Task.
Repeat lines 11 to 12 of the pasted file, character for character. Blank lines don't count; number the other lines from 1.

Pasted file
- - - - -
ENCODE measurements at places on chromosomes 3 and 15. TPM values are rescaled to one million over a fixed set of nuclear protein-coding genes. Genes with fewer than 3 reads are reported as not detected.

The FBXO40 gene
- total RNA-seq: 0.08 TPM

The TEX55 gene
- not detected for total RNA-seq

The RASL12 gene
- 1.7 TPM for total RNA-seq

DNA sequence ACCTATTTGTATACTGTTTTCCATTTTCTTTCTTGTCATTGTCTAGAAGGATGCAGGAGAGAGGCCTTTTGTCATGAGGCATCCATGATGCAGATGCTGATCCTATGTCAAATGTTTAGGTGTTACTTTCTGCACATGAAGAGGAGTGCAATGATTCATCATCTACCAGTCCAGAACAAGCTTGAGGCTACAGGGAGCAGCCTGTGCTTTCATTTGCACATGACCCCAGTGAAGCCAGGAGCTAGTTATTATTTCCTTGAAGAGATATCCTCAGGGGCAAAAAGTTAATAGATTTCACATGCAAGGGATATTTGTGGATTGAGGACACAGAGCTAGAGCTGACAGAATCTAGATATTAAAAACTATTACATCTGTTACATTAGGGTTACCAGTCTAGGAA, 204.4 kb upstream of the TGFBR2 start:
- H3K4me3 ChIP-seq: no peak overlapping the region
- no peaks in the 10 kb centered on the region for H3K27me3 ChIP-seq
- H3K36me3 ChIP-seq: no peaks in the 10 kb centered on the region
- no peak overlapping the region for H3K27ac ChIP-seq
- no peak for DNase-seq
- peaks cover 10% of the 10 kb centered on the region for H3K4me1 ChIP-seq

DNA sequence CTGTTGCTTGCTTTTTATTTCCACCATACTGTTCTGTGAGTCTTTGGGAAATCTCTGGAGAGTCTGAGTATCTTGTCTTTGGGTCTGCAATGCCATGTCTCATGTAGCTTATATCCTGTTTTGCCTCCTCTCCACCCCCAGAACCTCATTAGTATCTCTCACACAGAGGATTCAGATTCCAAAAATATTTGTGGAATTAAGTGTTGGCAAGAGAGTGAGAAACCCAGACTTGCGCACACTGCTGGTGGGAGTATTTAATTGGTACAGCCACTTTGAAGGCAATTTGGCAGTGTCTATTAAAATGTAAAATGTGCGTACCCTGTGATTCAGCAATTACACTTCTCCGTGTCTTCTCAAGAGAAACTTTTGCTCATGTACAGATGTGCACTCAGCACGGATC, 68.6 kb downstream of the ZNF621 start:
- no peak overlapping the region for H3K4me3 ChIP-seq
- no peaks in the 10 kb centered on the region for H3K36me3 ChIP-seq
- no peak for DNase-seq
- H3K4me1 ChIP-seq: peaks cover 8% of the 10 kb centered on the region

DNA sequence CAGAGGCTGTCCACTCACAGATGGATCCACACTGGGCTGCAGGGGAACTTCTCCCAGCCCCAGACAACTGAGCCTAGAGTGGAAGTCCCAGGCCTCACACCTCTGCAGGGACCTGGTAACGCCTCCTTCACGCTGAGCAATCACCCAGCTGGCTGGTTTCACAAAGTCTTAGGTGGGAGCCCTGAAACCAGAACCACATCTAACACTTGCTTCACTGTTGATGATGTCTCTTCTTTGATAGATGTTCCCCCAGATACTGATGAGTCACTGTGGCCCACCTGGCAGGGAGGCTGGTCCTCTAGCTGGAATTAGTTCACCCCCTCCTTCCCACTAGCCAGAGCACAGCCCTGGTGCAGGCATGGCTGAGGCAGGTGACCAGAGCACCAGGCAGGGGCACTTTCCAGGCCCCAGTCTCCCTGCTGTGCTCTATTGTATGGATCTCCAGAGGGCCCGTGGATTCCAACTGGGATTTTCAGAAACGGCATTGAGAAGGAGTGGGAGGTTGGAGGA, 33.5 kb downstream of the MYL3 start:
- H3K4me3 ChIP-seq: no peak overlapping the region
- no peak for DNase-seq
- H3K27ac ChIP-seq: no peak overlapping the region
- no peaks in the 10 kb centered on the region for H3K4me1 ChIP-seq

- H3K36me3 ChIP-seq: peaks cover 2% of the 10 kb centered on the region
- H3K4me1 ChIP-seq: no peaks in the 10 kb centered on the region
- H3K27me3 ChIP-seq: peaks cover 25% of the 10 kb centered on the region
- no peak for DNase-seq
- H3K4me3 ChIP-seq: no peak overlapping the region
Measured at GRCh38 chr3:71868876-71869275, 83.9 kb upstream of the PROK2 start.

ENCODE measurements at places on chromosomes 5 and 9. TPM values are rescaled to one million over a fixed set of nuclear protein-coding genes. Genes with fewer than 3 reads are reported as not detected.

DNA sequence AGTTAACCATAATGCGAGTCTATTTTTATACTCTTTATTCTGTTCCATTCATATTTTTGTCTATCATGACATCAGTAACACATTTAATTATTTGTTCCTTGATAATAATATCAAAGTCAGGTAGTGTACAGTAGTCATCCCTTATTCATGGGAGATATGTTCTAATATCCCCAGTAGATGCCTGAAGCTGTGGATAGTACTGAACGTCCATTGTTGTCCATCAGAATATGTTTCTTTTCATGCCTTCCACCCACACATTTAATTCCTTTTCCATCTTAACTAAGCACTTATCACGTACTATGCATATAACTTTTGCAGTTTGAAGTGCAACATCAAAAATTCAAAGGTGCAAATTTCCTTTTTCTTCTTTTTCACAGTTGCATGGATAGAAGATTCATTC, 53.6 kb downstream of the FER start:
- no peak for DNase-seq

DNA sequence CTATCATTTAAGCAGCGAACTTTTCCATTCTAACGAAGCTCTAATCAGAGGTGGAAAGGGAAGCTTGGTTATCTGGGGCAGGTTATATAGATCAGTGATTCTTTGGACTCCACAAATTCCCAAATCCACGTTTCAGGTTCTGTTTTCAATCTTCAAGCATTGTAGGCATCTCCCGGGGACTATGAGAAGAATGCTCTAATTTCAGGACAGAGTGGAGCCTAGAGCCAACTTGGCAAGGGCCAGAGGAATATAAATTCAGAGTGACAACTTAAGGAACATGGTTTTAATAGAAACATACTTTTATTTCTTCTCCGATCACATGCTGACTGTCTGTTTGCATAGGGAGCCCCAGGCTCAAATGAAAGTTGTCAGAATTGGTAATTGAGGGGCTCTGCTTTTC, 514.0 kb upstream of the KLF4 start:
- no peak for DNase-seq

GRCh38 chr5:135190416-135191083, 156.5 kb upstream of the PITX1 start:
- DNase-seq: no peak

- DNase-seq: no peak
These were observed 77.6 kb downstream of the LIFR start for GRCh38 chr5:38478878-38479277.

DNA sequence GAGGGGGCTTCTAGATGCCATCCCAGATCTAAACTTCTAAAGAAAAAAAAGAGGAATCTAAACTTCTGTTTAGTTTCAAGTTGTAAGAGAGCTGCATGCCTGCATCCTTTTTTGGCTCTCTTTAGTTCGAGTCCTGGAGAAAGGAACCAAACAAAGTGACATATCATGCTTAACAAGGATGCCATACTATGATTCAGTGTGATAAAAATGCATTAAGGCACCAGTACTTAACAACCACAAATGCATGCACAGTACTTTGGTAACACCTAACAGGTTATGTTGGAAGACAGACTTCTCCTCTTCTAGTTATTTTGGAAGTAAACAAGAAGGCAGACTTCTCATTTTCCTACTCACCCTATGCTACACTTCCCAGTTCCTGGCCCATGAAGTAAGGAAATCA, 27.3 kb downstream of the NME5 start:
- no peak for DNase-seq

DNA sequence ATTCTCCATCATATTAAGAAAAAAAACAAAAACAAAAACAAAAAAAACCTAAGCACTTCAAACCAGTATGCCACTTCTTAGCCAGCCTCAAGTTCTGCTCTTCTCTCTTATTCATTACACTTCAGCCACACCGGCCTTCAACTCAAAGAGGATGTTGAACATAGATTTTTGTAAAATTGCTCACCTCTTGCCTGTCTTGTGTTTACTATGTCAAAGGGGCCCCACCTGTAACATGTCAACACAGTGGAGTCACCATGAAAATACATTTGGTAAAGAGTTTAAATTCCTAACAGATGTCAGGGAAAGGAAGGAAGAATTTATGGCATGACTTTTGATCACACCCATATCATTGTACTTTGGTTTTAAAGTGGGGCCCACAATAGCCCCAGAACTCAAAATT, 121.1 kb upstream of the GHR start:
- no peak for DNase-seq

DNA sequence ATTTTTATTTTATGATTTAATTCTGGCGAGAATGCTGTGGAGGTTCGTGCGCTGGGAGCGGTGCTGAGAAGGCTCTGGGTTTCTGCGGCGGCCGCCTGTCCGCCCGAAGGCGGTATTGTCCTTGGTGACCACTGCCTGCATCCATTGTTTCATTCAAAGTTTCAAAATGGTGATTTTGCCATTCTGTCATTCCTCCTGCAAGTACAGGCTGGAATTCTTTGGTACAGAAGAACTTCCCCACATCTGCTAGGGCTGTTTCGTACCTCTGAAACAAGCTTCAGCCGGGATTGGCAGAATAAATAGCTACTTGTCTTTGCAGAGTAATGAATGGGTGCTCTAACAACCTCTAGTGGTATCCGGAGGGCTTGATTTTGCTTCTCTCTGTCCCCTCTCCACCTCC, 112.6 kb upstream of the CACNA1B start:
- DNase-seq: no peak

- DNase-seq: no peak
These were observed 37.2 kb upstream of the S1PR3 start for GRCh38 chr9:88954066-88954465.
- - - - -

- H3K36me3 ChIP-seq: no peaks in the 10 kb centered on the region
- no peak overlapping the region for H3K27ac ChIP-seq